Rachel Luzzatto Morpurgo

The first woman to write modern poetry in Hebrew.

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Rachel Morpurgo died in 1871 at the age of eighty-one. In 1890, 100 years after her birth, Vittorio Castiglioni--a noted scholar, native of Trieste, and chief rabbi of the Jewish community of Rome-published a volume of her poems and letters. He named the collection Ugav Rahel (Rachel's harp). Just a few generations after Castiglioni's book was published, Nina Davis Salaman, one of the foremost English-Jewish scholars and poets of her time, rediscovered Rachel Morpurgo's work and rendered it into English. With these translations, Morpurgo was brought to life for a new generation."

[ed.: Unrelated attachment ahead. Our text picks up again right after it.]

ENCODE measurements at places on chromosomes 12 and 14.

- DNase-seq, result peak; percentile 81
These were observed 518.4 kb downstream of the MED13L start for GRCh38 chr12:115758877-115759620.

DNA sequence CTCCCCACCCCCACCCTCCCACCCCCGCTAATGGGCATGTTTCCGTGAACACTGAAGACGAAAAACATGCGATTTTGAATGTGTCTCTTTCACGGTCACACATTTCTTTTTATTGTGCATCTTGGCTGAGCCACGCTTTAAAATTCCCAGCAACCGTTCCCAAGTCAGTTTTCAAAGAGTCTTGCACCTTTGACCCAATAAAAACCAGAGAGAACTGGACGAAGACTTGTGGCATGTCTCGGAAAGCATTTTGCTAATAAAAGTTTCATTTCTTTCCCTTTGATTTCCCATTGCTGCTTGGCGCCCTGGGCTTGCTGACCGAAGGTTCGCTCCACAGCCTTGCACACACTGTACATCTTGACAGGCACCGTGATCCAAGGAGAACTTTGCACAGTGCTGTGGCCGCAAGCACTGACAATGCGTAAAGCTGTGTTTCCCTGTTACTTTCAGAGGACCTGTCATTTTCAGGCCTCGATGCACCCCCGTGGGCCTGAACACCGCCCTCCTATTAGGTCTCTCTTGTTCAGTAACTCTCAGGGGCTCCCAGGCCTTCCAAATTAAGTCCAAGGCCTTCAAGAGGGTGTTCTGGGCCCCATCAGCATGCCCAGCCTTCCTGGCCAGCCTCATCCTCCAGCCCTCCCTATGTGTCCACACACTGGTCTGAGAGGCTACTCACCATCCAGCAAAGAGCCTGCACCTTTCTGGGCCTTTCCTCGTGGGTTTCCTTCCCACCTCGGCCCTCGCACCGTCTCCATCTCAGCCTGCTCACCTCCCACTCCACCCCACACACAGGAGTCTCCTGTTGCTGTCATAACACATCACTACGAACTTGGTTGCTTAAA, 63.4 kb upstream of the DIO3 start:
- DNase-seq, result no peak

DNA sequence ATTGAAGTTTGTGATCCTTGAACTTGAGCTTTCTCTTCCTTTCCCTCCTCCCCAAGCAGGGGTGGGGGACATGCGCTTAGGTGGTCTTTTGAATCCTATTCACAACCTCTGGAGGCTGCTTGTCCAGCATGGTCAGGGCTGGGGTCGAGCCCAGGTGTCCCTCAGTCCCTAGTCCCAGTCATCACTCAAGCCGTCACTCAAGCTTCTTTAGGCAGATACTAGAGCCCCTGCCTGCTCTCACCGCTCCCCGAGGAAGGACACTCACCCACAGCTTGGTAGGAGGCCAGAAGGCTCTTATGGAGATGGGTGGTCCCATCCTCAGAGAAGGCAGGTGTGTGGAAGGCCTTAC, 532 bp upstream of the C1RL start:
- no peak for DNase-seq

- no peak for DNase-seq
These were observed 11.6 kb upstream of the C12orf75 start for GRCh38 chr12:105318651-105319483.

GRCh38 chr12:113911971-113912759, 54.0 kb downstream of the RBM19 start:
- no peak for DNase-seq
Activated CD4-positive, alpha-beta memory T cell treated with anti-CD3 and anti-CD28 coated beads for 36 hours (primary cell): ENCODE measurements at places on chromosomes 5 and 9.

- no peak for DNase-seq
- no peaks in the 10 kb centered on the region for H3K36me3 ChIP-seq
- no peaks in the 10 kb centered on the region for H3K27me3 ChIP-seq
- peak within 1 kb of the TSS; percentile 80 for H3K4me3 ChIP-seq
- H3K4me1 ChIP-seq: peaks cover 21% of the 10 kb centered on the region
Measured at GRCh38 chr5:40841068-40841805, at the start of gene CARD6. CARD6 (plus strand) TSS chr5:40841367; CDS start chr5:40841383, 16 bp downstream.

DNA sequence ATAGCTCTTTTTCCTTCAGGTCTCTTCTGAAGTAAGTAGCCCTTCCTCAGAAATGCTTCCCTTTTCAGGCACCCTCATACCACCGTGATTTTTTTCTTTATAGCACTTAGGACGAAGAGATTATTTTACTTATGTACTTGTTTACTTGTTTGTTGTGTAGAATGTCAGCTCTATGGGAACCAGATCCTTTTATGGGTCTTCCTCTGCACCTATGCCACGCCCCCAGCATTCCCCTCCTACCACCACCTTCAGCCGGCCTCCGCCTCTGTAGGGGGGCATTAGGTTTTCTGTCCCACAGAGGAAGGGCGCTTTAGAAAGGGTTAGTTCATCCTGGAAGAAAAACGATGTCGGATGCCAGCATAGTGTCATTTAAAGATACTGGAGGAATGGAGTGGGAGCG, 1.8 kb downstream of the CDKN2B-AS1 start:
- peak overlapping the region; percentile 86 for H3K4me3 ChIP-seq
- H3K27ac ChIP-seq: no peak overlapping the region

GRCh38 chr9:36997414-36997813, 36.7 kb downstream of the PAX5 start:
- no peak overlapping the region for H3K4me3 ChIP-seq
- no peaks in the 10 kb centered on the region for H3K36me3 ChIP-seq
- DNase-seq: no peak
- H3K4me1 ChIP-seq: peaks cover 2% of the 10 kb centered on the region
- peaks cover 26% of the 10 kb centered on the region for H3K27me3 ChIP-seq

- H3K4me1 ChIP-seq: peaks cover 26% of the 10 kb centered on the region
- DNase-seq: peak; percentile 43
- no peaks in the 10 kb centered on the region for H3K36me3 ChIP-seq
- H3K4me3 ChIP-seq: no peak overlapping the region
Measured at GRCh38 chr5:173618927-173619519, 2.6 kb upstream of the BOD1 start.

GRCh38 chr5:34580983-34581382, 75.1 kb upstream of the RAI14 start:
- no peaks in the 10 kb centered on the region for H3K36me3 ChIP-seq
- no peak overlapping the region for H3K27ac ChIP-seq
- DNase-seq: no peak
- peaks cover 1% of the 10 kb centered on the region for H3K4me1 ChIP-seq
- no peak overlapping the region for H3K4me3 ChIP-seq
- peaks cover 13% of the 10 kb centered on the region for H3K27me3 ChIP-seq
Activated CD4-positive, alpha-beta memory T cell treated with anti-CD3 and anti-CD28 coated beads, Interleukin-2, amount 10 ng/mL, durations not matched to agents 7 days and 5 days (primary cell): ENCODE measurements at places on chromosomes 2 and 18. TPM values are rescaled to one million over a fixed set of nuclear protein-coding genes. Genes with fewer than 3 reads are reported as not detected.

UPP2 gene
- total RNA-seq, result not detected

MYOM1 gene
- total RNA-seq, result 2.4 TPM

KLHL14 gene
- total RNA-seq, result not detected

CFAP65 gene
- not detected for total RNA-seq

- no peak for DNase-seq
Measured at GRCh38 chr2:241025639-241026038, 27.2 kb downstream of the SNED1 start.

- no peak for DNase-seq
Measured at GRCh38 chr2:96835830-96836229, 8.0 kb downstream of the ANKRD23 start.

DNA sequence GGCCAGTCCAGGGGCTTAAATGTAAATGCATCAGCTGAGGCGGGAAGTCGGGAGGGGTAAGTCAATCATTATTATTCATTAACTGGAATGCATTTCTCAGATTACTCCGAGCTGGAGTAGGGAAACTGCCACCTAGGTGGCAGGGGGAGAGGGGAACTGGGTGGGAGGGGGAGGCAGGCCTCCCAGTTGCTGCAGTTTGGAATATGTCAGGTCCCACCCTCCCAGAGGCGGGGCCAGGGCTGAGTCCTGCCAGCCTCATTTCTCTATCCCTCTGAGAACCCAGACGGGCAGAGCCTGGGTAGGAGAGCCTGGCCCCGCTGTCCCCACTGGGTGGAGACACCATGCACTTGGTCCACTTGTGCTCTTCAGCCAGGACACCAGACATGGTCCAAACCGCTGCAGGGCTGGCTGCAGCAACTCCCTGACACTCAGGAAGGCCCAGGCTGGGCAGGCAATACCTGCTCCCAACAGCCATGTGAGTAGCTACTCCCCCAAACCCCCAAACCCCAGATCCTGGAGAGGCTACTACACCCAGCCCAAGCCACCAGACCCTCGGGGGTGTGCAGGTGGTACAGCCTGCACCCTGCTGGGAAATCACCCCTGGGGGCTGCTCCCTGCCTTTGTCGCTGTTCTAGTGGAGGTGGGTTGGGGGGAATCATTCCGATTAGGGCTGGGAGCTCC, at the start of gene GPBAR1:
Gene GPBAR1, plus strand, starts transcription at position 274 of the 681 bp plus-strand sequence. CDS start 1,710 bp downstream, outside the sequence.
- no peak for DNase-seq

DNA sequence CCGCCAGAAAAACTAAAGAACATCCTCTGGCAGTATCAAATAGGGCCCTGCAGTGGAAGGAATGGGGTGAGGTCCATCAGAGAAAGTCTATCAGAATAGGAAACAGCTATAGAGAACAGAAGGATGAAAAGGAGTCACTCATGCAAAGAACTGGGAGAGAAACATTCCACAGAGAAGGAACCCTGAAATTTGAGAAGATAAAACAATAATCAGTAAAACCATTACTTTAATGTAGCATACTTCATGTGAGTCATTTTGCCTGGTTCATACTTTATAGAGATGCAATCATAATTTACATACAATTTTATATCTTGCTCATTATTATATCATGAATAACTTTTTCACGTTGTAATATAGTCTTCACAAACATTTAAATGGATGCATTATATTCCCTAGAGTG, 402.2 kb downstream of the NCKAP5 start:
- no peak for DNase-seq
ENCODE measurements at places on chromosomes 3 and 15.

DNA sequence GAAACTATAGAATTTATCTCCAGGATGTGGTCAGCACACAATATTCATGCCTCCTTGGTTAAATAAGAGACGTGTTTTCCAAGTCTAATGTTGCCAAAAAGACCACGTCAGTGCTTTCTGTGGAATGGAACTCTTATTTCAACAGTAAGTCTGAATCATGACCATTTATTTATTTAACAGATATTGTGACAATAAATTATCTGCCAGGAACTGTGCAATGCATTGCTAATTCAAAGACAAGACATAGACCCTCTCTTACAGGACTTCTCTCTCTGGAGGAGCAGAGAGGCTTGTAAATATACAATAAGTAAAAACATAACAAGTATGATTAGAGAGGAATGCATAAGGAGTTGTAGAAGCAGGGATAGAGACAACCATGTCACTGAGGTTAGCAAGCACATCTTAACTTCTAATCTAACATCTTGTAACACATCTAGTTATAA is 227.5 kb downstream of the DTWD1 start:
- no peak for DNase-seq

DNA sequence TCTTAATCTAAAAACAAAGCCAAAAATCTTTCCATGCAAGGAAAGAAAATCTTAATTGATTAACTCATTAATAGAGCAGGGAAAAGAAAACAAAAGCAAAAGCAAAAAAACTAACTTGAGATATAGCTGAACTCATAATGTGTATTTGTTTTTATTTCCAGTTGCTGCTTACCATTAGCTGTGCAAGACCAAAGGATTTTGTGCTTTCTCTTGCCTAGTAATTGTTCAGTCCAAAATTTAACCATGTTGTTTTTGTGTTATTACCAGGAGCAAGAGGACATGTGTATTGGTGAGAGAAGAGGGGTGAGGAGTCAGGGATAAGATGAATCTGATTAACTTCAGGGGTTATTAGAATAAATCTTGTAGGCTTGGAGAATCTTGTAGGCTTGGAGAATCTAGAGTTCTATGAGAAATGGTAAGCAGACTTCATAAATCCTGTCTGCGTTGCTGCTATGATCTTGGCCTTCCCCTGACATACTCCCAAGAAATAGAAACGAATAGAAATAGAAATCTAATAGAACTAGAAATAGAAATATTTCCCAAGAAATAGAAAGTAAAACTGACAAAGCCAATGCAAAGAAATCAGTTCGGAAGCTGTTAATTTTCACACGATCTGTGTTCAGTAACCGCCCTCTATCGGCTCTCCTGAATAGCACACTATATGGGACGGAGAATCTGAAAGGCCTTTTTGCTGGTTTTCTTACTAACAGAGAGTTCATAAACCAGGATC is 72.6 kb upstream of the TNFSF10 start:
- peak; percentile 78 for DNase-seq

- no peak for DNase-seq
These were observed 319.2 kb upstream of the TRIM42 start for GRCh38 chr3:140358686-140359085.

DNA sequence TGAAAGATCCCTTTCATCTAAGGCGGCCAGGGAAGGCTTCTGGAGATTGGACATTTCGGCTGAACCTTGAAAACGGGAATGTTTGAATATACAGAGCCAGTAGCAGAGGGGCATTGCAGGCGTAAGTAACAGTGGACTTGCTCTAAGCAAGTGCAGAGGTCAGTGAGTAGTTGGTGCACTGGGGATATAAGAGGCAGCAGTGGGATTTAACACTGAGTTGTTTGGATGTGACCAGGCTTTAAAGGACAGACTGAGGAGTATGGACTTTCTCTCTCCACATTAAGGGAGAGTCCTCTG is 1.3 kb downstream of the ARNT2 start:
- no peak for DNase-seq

A Poem By Rachel Morpurgo

This poem, one of Morpurgo's later works, illustrates her use of metaphors from nature and her spiritual inclinations.

From a distance, I look upon the eternal hills,

Their face covered with glorious flowers.

I rise high, as if on eagle's wings, to cast a glance,

Raising my head to view the sun.

Heaven! How beautiful you stream forth,

Winds sweeping across your stage,

Revealing the place where freedom ever lives.

Who, who can express its sweetness!"

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Emily Taitz

Emily Taitz has a PhD in medieval Jewish history from the Jewish Theological Seminary. She taught women's history at Adelphi University and is presently co-editor of The New Light, a literary magazine.